Use this URL to cite or link to this record in EThOS:
Title: Studies of the interplay between genetic and passive factors important for the protection of the neonatal pig from infection by enterotoxigenic K88-positive Escherichia coli.
Author: Sellwood, R.
ISNI:       0000 0001 3393 5062
Awarding Body: University of Reading
Current Institution: University of Reading
Date of Award: 1983
Availability of Full Text:
Access from EThOS:
An outbreak of neonatal diarrhoea was investigated in a herd of known susceptibility to infection by K88- positive Escherichia coli. The probable cause of the majority of diarrhoea cases was identified as a K88- positive E. coli strain. Diarrhoea was confined to susceptible piglets born to resistant sows. Susceptible sows protected their susceptible offspring and resistant piglets were unaffected. Potential protective mechanisms of the colostrum of susceptible sows were compared to the same properties in colostrum of resistant sows. Colostrum from susceptible sows (a) inhibited the binding of K88 antigen to intestinal epithelial cell brush borders, and (b) opsonized E. coli strain G205 and promoted in-vitro killing by porcine neutrophils significantly better than colostrum from resistant sows. Fractionation of colostrum by gel filtration and ion-exchange chromatography permitted identification of the immunoglobulin classes most efficient in both these activities. Both IgM and IgA, but not IgG, inhibited binding of K88 antigen to brush borders and opsonic activity was predominantly mediated by IgM. The importance of opsonic activity depends on the ab.ility of neutrophils to phagocytose bacteria within the intestinal lumen. In intestinal ligated loop experiments emigration of neutrophils into the lumen and phagocytosed bacteria were demonstrated by light microscopy and scanning and transmission electron microscopy. Neutrophil emigration only occurred when piglets had received maternal antibody_ No equivalent neutrophil emigration was observed in susceptible .piglets deprived of colostrum. There was also little or no neutrophil response in colostrum-fed resistant piglets probably du~ to a lower concentration of bacterial antigens close to the epithelial cell surface .or lack of specific antibody. Experiments to determine the numbers of organisms killed by neutrophils in the intestinal lumen failed to demonstrate any reduction, attributable to phagocytosis, in viable K88-positive E. coli.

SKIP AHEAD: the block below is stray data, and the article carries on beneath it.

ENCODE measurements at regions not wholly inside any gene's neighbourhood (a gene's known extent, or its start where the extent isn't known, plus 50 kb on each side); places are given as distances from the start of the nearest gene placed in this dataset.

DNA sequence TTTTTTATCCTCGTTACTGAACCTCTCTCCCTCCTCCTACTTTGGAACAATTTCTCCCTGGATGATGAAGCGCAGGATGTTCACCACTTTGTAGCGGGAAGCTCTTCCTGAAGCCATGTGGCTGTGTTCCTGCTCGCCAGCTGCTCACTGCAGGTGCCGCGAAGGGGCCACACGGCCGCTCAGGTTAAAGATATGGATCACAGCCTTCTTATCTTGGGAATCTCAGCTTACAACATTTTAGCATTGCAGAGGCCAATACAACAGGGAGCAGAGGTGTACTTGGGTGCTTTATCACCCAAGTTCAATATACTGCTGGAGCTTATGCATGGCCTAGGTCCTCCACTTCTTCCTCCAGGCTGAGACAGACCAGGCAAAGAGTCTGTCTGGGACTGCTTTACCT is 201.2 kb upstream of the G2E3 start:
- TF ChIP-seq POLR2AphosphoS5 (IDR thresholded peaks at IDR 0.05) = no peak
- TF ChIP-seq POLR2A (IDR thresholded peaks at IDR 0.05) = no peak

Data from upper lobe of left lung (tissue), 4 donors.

Supervisor: Not available Sponsor: Not available
Qualification Name: Thesis (Ph.D.) Qualification Level: Doctoral
EThOS ID:  DOI: Not available
Keywords: Pig bacterial infection